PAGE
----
Additionally, I actually MAKE money through rewards points and cash back using a credit card that I wouldn’t receive otherwise through using a debit card.
The fact is, credit cards are not evil. They have a negative connotation because of the people who use them improperly and purchase things they don’t have the cash to pay for. If you have discipline and pay off the cards each month, there’s nothing to worry about. Personal responsibility is the problem, not credit cards.
Do not hold off retirement savings during the first three baby steps
Compound interest is a beautiful thing. Especially if you’re young (I’m in my twenties). Time can definitely be used to the advantage in my case.
Dave lays out seven baby steps. First, save a $1000 emergency fund. Two, pay off all debt (excluding the house). Three, save three to six months of monthly expenses (which will be added to the emergency fund). Steps four, five, six, and seven include paying 15% of your monthly income into retirement, paying off the house, saving for kids’ college funds, and giving aggressively and generously.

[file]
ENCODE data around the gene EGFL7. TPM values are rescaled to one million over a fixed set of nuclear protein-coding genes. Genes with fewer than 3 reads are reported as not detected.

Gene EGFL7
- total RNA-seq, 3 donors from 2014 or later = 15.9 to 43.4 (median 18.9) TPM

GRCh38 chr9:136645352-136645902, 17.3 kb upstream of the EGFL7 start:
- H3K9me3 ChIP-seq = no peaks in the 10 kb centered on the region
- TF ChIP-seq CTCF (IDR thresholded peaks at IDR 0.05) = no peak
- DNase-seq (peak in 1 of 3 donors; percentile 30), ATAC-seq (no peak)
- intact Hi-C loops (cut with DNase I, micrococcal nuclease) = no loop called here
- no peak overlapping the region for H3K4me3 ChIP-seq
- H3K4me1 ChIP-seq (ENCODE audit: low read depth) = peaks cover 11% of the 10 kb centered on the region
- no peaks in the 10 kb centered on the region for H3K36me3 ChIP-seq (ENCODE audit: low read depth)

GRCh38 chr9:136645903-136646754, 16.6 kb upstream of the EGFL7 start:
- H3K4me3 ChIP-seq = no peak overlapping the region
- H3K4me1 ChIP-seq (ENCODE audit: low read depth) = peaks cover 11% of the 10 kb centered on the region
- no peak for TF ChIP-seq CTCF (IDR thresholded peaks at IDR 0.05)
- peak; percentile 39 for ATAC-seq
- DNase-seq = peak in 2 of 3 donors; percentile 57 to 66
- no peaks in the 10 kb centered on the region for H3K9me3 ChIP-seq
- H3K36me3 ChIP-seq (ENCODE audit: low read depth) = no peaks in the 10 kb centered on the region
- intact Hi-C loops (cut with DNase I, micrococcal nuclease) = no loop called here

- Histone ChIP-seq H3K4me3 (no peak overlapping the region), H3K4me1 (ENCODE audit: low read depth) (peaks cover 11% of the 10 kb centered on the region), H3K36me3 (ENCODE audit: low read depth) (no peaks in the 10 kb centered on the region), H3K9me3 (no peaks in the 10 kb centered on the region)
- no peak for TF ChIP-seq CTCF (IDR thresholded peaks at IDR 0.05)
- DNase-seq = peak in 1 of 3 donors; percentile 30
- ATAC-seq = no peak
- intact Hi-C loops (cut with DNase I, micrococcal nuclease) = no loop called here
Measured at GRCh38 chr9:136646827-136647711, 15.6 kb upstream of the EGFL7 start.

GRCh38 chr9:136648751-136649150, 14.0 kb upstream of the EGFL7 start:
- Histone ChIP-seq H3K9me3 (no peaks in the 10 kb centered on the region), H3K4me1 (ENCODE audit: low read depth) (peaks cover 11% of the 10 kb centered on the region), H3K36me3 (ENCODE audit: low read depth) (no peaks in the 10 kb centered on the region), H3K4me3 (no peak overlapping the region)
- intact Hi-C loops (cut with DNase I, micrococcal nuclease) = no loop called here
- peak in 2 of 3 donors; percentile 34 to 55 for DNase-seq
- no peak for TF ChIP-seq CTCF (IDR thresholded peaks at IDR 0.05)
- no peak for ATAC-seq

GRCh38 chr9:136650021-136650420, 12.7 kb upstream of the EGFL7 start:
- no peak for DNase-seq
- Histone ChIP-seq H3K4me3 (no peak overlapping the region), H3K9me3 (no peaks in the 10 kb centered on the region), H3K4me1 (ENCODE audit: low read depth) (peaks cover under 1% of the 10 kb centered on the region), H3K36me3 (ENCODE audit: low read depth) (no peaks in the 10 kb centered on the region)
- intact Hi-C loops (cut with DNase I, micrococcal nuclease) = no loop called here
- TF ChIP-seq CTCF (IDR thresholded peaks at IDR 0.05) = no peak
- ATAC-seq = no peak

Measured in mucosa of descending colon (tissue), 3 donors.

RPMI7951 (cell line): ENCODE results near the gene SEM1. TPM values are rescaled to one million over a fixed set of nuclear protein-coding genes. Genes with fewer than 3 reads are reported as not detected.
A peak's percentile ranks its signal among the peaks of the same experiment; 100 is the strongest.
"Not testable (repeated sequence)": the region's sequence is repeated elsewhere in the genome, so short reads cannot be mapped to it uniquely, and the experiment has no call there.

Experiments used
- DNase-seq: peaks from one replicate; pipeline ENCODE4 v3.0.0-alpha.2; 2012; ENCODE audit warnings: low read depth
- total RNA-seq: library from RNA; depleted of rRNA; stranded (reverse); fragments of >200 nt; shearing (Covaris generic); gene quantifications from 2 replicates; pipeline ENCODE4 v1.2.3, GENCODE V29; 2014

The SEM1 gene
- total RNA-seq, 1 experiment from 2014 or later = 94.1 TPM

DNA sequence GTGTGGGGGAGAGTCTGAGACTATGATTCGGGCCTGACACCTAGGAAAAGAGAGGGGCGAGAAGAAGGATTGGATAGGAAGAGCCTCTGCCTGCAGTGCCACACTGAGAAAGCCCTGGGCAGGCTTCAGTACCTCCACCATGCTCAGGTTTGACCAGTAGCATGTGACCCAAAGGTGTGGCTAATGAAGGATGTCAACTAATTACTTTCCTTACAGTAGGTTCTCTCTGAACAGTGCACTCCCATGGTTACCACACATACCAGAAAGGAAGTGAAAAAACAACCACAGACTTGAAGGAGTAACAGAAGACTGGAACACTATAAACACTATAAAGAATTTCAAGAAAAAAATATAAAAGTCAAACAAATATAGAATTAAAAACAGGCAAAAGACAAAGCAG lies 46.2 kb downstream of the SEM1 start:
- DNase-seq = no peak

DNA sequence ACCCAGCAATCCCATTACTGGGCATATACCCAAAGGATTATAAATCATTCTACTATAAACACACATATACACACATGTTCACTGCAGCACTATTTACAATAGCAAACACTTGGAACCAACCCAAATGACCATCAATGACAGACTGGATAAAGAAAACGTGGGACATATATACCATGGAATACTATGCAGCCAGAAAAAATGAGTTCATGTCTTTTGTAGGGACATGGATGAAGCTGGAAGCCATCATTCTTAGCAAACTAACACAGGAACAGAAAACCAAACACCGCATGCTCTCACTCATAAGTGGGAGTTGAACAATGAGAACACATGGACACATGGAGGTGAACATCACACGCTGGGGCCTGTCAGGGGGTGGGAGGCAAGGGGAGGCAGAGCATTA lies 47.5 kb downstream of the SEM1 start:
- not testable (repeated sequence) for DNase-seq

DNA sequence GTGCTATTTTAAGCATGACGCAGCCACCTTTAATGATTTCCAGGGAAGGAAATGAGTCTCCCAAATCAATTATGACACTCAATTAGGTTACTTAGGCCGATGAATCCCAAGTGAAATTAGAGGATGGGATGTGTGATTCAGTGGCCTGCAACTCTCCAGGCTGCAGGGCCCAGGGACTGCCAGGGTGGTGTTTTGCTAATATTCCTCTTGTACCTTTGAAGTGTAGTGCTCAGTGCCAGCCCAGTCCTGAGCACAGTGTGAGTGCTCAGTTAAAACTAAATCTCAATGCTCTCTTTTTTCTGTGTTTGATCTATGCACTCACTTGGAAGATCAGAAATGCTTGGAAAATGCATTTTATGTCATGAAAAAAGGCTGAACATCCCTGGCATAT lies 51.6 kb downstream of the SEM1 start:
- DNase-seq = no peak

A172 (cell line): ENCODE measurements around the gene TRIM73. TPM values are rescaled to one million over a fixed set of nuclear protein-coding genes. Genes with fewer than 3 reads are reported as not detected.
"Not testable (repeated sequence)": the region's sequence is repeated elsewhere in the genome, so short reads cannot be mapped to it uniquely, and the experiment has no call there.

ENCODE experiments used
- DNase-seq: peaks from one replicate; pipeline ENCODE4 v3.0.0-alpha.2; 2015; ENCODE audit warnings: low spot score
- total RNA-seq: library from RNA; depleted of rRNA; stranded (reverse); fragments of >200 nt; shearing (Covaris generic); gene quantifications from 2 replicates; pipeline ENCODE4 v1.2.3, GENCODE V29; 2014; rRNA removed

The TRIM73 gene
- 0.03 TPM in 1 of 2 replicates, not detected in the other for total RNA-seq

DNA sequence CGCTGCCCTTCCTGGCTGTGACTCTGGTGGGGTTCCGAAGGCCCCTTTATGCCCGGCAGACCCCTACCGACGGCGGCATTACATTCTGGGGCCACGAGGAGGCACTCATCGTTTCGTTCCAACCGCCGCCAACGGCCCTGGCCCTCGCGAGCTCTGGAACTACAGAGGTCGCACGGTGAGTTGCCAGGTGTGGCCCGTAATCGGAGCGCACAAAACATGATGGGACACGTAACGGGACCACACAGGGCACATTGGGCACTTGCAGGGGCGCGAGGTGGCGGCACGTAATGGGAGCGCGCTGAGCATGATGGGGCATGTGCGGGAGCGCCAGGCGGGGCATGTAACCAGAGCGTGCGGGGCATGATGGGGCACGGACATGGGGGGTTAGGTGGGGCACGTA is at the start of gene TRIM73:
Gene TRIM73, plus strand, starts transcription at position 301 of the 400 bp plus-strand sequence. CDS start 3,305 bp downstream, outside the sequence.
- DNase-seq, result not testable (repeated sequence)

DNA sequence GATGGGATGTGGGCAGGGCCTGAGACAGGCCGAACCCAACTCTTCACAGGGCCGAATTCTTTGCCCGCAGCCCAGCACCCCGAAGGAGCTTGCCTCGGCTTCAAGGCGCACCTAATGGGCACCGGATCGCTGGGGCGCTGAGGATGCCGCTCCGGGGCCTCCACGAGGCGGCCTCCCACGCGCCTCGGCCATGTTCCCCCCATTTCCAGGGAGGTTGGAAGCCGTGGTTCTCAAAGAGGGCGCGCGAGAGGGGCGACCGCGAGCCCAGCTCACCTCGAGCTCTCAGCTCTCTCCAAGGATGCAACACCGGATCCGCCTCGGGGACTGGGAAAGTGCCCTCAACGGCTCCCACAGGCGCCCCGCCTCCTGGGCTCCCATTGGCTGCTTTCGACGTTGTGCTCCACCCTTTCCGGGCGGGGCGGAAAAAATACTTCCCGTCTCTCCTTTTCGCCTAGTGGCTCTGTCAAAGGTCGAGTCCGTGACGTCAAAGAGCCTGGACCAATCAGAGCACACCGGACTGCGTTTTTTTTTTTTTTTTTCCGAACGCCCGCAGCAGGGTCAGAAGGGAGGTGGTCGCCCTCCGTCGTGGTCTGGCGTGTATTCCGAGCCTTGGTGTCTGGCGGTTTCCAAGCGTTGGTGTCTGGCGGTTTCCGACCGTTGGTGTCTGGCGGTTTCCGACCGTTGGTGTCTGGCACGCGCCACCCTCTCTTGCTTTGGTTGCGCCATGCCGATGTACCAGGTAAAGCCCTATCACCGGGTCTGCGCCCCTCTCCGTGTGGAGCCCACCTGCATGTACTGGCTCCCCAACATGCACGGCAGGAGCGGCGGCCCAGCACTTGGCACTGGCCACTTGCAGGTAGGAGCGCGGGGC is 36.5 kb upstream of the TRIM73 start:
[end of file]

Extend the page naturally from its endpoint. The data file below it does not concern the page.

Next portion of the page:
During the first three steps, Dave advises to put a temporary hold on all retirement savings to help knock out the debt. While I’m (luckily) not part of the group with $100k+ in debt, imagine these people and how long it will take to knock out that amount. By pausing retirement savings for say, five to seven years, with an amount this large, you’re missing out on a lot of free money through employer matching as well as compound effects.